Over the next 20 years, there is little evidence of the whereabouts of John and Catherine. Then in 1851, at Bay St. George, on the west coast of Newfoundland, a George Young and Susan Webb revalidate their marriage. The ceremony was performed by Father Alex Belanger and took place at the St. George’s Mission;
“January twenty-fourth, eighteen hundred and fifty one, after being granted the dispensation of consanguinity from the second to the third degree, and the power given to us by Monsignor John Mullock, bishop of Newfoundland, we the undersigned priests, missionaries of Bay St. George have received once again, the mutual consent of marriage, first given before lay witnesses, of George Young, son of John Young and of Catherine Bouthillier of this mission and by Suzanne Webb, daughter of Jacques Webb and Marie Camus of this mission. We have given them the sacrament of matrimony according to the rites of the apostolic catholic church in the presence of witnesses, George Lent and Damien Gaumond, who could not sign.
Signed: Alex Belanger, VG”
This documentation, not only identifies another son of John and Catherine, but also states quite clearly that John and Catherine are alive and “of this mission”, which would clearly mean the west coast of Newfoundland. This record of George and Suzanne’s wedding is the only reference to John and Catherine at this point in time.
Were John and Catherine living at Bay St. George in 1851?
During the 1820s and 30’s, many families from Petit Bras d’Or relocated to Western Newfoundland. In 1818, there were 61 families living in the district of Petit Bras d’Or, which included the “French Village”. 30 of these families were made up of Youngs, Jesseaus and Marshs. By the mid-1800’s, these 3 families were very well represented on the west coast of Newfoundland. It is possible that John and Catherine moved to Bay St. George during that period. It may be, that John was the “……….One son (who) lately sold his share to George Burchal, ……………” in 1822.
British surveyor J. B. Jukes visited the western shore of Newfoundland in 1839-40.9 Juke’s account of his visit to Bay St. George included the following comment;
“The population seemed to be about half French, the rest English, Jerseyman, and a few Indians. There might be perhaps 500 or 600 people at this time (August 25), but these are mostly transitory inhabitants. The French all leave in November and return in May, and most of the others retire either to more distant settlements or to houses in the woods on the opposite shore during the winter.”
The community referred to in his report is Sandy Point, with the opposite shore being St. Georges. The “French” include 24 families and are listed as natives of Cape Breton. About half of the “French” families are represented by Youngs, Jesseaus or Marchs.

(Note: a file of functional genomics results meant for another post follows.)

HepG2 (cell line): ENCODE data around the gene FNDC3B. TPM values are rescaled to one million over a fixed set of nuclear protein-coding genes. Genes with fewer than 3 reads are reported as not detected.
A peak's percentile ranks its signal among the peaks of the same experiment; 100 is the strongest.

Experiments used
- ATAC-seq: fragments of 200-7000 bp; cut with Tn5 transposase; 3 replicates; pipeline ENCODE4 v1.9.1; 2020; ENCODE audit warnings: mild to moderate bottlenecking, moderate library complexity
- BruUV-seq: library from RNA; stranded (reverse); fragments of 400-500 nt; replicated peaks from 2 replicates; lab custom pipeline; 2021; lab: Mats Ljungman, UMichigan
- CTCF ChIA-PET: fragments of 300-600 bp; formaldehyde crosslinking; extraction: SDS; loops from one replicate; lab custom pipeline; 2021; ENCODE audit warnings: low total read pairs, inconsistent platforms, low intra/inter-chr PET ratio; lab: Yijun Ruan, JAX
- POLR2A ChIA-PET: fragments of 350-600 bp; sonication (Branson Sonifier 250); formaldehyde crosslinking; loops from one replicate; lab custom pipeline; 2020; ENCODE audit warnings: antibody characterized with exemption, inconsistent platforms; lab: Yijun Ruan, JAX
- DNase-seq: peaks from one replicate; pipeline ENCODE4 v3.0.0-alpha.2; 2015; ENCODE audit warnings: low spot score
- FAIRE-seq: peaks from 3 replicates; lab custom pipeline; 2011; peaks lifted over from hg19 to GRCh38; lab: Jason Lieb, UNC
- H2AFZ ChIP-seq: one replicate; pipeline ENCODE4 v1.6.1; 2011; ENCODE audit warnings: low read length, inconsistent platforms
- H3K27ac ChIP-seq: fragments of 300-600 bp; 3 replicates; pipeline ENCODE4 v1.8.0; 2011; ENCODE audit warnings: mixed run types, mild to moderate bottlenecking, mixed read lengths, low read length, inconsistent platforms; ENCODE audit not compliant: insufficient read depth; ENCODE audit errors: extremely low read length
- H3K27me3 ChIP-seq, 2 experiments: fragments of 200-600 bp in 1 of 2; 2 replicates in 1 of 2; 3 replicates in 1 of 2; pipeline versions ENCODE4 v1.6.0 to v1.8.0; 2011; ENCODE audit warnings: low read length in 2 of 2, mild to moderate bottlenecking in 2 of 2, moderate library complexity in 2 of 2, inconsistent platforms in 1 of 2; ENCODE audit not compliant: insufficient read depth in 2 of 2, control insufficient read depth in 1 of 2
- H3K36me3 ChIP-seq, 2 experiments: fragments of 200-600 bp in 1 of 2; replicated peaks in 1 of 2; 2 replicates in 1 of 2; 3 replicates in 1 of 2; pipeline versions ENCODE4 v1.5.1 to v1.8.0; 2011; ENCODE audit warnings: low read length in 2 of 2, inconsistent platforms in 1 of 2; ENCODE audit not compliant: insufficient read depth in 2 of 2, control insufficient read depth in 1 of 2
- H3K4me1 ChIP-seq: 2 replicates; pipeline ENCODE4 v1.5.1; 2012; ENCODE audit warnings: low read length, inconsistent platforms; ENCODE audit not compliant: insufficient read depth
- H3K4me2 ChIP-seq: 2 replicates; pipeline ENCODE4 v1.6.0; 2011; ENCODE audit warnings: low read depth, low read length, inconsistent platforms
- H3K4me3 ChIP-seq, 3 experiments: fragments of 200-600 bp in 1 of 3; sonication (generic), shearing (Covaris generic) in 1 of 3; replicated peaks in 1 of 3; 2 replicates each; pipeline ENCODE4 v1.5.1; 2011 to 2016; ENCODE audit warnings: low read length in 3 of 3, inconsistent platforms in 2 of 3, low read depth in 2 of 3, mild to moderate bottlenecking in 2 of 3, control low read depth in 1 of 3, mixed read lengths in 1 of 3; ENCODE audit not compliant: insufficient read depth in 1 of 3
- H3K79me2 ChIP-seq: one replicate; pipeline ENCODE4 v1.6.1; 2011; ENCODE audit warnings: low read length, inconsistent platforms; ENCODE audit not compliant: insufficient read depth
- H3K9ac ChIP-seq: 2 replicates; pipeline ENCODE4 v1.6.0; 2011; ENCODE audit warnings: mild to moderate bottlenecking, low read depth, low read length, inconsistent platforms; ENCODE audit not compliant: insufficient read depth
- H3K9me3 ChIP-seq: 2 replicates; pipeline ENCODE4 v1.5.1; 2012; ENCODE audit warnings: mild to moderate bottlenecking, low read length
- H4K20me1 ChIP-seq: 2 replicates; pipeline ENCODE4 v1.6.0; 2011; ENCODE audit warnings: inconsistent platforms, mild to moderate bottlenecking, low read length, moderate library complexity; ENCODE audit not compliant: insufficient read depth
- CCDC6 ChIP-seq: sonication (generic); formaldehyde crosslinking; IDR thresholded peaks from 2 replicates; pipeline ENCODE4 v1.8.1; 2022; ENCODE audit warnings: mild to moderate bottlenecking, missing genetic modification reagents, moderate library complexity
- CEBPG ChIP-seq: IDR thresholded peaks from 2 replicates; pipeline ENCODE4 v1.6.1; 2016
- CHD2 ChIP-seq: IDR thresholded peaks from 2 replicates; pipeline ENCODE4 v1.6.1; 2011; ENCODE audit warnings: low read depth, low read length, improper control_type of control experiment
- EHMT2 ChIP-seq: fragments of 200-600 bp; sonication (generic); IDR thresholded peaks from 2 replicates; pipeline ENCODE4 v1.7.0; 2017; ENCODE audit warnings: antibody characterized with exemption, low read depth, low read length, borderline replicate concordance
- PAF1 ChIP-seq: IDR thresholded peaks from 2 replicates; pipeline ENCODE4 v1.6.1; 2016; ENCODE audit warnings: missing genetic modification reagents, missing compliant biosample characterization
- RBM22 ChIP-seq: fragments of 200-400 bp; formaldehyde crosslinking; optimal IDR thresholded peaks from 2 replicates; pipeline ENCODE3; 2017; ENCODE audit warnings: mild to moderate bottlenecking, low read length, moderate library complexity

Included in Juke’s list, are 4 families living at the “Gout” or “Le Belier”. The “Gut” describes the confluence of the three major rivers that flow into Bay St. George near the bottom of the bay. Historically, the three rivers that flow through the “Gut” carried large numbers of migrating atlantic salmon in the spring and summer. There is no doubt that the salmon would have attracted fisherman and their families. “St. Georges River” was sometimes used to describe the flow through “The Gut”. It was also known as “Main River” or “Main Gut”. With the arrival of the railway, the area would become part of Stephenville Crossing.
One of the families listed was a Jn Young. It is assumed that Jn is a shortened version of John. John has indicated that he is 38 years old, a native of St. Pierre and has lived at this location for the past 8 years.9 Family size is indicated as 50. Could this be John and Catherine?
In 1818, he identified his country as Newfoundland (meaning the Island of Miquelon). Since he is now living in Newfoundland, he might identify St. Pierre (Miquelon) as his country?
In 1858, Henry H. Forrest, a merchant at St. Georges, provided a list of families to the Governor of Newfoundland.10 Most of the Young families in Bay St. George at this time were part of the family of Jacque (James Young) LeJeune and Catherine Jesseau. Jacque was the son of Christophe LeJeune, who relocated from Petit Bras d’Or to Bay St. George in 1826.
This 1858 list also included a J. Young (Flewen). Also living in Bay St. George at this time is Andre “Flavin” LeJeune. Between 1849 and 1870, Andre “Flavin” Young and his wife Elizabeth raised at least nine children. The family lived in Middle Brook, which was formerly known as “Flavin’s Gultch”.
Did John Young and his brother Flavin Young relocate to the west coast of Newfoundland? We may never find out. Before the arrival of Father Belanger in 1850, there is very little record of the people who lived in Bay St. George.
Nonetheless, it would be reasonable to suggest that John and Flavin were attracted to the fishing on the west coast of Newfoundland and it just may be that Flavin Young and his family settled at Flavin’s Gultch (Middle Brook) and John and Catherine settled at the “Gout” or “Le Belier” (Stephenville Crossing).